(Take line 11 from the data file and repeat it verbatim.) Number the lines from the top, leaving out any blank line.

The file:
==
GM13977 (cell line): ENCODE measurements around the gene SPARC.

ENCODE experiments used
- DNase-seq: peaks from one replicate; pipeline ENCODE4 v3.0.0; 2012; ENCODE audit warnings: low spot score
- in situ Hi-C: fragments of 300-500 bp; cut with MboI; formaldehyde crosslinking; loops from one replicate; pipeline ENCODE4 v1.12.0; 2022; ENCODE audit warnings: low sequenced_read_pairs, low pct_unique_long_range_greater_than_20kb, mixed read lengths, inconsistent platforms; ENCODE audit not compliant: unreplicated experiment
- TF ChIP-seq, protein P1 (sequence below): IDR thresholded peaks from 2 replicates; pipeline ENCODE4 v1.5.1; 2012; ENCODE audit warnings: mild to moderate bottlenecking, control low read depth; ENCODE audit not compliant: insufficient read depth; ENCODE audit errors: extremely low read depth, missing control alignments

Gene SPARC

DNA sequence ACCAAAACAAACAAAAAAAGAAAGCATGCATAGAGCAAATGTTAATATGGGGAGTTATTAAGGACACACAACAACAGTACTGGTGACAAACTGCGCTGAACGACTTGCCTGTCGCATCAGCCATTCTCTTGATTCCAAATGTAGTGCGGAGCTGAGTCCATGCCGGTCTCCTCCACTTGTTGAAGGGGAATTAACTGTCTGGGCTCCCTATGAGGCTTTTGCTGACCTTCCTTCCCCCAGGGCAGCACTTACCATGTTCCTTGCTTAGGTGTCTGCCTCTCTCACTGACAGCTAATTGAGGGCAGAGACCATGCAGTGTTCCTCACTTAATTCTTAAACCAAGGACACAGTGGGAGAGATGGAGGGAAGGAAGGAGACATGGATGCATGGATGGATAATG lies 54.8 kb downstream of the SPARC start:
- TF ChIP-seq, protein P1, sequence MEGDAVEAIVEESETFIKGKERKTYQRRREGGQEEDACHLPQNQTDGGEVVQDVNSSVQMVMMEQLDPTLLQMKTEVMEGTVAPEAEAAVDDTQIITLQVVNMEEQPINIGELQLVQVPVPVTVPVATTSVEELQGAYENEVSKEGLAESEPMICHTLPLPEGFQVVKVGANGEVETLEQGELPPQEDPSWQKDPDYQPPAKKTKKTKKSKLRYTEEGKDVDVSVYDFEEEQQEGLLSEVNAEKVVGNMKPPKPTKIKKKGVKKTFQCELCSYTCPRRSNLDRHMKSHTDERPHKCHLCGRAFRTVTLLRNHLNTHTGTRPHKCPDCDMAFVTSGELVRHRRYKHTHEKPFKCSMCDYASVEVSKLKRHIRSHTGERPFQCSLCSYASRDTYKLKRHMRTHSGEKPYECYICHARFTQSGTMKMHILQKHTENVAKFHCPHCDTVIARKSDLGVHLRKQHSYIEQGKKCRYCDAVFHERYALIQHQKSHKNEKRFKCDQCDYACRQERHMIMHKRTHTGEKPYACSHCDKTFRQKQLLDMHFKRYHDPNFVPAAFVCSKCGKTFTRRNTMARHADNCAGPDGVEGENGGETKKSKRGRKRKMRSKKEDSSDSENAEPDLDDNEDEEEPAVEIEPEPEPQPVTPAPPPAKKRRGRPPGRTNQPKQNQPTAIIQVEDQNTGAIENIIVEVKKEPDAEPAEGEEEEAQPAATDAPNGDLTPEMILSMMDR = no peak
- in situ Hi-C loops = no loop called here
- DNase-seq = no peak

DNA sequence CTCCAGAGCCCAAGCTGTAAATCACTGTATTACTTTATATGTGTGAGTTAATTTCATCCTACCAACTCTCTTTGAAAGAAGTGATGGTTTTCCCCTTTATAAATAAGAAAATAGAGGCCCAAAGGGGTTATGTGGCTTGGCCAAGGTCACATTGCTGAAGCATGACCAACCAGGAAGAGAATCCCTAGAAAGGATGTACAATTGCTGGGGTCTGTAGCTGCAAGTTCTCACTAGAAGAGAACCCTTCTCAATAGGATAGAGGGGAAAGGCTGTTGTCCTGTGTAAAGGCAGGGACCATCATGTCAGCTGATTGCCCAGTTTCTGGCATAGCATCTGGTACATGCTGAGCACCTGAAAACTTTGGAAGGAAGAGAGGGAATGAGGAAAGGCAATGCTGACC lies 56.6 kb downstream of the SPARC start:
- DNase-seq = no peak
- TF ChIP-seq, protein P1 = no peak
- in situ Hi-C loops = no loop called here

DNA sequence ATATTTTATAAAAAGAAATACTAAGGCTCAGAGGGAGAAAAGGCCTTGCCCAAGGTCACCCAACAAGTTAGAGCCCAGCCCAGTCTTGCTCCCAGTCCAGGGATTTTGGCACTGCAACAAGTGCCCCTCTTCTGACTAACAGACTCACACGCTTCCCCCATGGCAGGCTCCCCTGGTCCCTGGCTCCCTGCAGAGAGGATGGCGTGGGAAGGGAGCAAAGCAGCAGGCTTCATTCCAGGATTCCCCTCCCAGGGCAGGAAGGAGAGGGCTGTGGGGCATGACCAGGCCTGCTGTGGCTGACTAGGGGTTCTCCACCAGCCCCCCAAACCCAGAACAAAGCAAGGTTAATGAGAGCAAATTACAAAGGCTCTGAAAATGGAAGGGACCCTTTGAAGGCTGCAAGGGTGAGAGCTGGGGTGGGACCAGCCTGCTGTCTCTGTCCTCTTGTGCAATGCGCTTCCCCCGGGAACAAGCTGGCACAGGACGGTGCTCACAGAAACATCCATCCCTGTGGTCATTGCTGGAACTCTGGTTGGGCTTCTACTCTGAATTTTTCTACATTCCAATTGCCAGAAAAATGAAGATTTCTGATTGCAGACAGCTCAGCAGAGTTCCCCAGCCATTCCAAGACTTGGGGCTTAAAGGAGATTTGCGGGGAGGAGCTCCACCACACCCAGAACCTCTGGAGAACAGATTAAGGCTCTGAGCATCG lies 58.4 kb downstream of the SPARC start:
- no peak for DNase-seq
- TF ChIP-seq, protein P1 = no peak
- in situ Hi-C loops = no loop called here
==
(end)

DNA sequence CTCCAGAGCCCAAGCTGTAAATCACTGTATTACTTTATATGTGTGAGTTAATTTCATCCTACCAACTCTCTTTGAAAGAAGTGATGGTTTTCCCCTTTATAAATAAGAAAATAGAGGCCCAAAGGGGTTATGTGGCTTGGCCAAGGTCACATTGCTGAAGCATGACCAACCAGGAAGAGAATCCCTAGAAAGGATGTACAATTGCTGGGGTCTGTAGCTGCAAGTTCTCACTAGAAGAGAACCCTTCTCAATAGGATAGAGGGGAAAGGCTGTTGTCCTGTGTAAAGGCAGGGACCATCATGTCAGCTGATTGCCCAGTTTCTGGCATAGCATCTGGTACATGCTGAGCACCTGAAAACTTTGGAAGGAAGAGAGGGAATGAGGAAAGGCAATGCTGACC lies 56.6 kb downstream of the SPARC start: